Candidiasis, commonly known as a yeast infection, is a fungal infection caused by the Candida species, with Candida albicans being the most prevalent culprit. This opportunistic pathogen typically resides harmlessly in the gastrointestinal tract, oral cavity, and female genital tract. However, when the body’s defenses are compromised, Candida can proliferate and trigger an infection.
The manifestations of candidiasis vary depending on the affected site. Oral candidiasis, or thrush, presents as white patches on the tongue, inner cheeks, and throat, often accompanied by discomfort and difficulty swallowing. Vaginal candidiasis results in itching, burning, and abnormal vaginal discharge. Cutaneous candidiasis affects the skin, typically in areas of skin folds, leading to red, itchy rashes.
In severe cases, systemic candidiasis can occur, spreading to vital organs and giving rise to potentially life-threatening complications. Symptoms of systemic candidiasis may include fever, chills, sepsis, and dysfunction of affected organs. Individuals with weakened immune systems, such as those with HIV/AIDS or undergoing chemotherapy, are particularly vulnerable to developing systemic candidiasis.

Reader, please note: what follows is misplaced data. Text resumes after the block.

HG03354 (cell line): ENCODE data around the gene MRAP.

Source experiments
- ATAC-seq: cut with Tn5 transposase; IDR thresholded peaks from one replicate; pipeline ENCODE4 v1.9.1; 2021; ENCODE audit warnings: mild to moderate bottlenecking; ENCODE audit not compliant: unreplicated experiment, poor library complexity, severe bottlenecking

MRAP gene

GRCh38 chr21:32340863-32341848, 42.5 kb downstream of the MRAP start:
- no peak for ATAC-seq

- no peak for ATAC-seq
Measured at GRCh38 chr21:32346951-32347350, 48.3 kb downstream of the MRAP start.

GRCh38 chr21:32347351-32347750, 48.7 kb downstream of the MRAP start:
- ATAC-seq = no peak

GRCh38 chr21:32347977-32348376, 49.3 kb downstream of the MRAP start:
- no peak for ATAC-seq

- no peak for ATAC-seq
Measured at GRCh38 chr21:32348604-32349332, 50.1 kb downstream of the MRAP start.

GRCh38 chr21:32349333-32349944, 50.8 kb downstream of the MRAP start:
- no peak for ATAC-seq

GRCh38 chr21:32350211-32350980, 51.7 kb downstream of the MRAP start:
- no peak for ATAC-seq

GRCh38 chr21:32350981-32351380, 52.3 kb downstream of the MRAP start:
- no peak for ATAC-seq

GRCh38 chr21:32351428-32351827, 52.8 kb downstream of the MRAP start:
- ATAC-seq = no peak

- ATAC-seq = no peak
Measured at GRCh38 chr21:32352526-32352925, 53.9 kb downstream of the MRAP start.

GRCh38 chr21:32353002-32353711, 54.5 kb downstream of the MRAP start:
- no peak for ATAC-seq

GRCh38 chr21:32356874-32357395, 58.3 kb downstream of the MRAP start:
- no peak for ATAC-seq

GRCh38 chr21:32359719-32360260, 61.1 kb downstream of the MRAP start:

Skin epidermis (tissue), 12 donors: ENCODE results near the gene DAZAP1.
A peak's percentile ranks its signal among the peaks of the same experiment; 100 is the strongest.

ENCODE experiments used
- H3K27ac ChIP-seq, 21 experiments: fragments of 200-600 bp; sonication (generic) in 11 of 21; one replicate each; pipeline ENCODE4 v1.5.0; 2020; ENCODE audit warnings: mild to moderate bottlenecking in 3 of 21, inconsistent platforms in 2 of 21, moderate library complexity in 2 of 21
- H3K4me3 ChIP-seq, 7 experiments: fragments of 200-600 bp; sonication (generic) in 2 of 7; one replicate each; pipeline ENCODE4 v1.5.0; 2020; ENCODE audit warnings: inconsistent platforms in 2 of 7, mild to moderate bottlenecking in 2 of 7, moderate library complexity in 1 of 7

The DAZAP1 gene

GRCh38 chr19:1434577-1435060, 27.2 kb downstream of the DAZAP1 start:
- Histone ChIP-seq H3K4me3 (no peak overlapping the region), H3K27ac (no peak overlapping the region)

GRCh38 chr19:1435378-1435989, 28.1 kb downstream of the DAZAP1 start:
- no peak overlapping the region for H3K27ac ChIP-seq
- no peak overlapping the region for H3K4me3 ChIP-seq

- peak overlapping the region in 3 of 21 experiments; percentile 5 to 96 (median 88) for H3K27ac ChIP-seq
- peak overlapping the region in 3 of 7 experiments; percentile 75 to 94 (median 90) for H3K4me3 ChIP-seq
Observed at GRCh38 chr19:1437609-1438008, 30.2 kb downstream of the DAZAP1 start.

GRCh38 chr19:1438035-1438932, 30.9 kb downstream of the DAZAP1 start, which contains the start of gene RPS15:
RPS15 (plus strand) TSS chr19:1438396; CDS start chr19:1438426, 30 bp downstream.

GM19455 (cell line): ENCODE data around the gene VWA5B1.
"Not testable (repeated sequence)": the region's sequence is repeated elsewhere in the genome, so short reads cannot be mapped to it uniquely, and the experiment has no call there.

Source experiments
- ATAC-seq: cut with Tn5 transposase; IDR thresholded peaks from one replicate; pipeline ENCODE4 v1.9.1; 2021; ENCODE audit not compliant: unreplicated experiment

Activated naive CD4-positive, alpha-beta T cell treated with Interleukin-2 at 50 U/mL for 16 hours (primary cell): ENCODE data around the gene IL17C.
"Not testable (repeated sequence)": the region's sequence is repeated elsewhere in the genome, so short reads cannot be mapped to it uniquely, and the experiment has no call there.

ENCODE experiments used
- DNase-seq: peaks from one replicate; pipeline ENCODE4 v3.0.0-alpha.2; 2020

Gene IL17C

The diagnosis of candidiasis involves a combination of clinical assessment, microscopic examination, and laboratory tests. Treatment usually includes antifungal medications, such as azoles or polyenes, either in topical or oral form, depending on the severity and location of the infection. Preventive measures, such as maintaining good personal hygiene, practicing safe sex, and avoiding unnecessary antibiotic use, can help reduce the risk of candidiasis.